• Valuations on many asset classes are now much cheaper on conventional metrics/ estimates, and so provide investors with a strong chance of generating good risk adjusted returns over the medium-to-longer term, accepting still some short-term disruption.

We're here for you

Hopefully these notes will help you to gain a better understanding of current events. If you are still concerned about the value of your investments and the impact of the economic crisis, then please talk to us.

If you are worried about making new lump-sum investments in the current climate than phased investment may be a consideration, where capital can be invested in smaller equal instalments over a longer period. This strategy could help mitigate the risk of timing the markets but is not guaranteed.

However concerning market fluctuations may be, remember that together we have worked hard to formulate a financial plan which is in line with your personal requirements. Having a well-thought-out strategy helps you deal with unexpected events and means you can remain calm when markets become turbulent. Investors who maintain a long-term outlook may avoid losing out on any future recovery.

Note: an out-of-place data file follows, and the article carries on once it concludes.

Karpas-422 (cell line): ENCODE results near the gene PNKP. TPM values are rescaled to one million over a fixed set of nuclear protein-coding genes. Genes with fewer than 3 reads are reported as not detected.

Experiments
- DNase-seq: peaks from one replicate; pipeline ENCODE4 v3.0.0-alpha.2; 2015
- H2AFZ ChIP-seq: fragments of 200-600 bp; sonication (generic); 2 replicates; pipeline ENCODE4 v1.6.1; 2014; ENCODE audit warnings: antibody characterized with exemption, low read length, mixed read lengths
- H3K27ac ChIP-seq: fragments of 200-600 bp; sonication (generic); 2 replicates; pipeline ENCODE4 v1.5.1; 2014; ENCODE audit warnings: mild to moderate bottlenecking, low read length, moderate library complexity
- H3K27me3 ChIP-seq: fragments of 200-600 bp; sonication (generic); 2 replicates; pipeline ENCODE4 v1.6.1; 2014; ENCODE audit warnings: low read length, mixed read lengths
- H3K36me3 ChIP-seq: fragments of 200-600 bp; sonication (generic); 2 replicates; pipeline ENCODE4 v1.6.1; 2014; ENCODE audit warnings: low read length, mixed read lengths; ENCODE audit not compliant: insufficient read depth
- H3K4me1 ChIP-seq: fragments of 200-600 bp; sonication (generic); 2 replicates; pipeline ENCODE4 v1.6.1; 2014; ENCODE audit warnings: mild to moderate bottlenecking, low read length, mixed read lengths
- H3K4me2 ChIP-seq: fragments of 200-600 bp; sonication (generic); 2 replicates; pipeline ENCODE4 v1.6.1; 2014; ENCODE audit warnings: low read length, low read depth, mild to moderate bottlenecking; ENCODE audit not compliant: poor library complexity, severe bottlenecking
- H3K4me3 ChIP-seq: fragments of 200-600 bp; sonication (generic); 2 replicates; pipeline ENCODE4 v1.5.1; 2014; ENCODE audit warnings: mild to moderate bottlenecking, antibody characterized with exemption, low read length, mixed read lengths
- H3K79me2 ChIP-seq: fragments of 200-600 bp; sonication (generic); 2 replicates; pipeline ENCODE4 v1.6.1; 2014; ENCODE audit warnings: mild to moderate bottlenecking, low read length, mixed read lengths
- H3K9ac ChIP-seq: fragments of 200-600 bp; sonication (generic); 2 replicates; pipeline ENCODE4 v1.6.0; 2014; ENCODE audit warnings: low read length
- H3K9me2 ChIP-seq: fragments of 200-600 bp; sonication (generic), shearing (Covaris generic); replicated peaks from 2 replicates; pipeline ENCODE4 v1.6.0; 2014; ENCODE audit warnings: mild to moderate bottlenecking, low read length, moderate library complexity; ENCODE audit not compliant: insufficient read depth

We want to reassure you that we're here for you; we are monitoring developments and are here to provide help and support. Your best interests remain our priority.

Please do not hesitate to get in touch with any questions or concerns you may have.

The value of investments can go down as well as up and you may not get back the full amount you invested. The past is not a guide to future performance and past performance may not necessarily be repeated.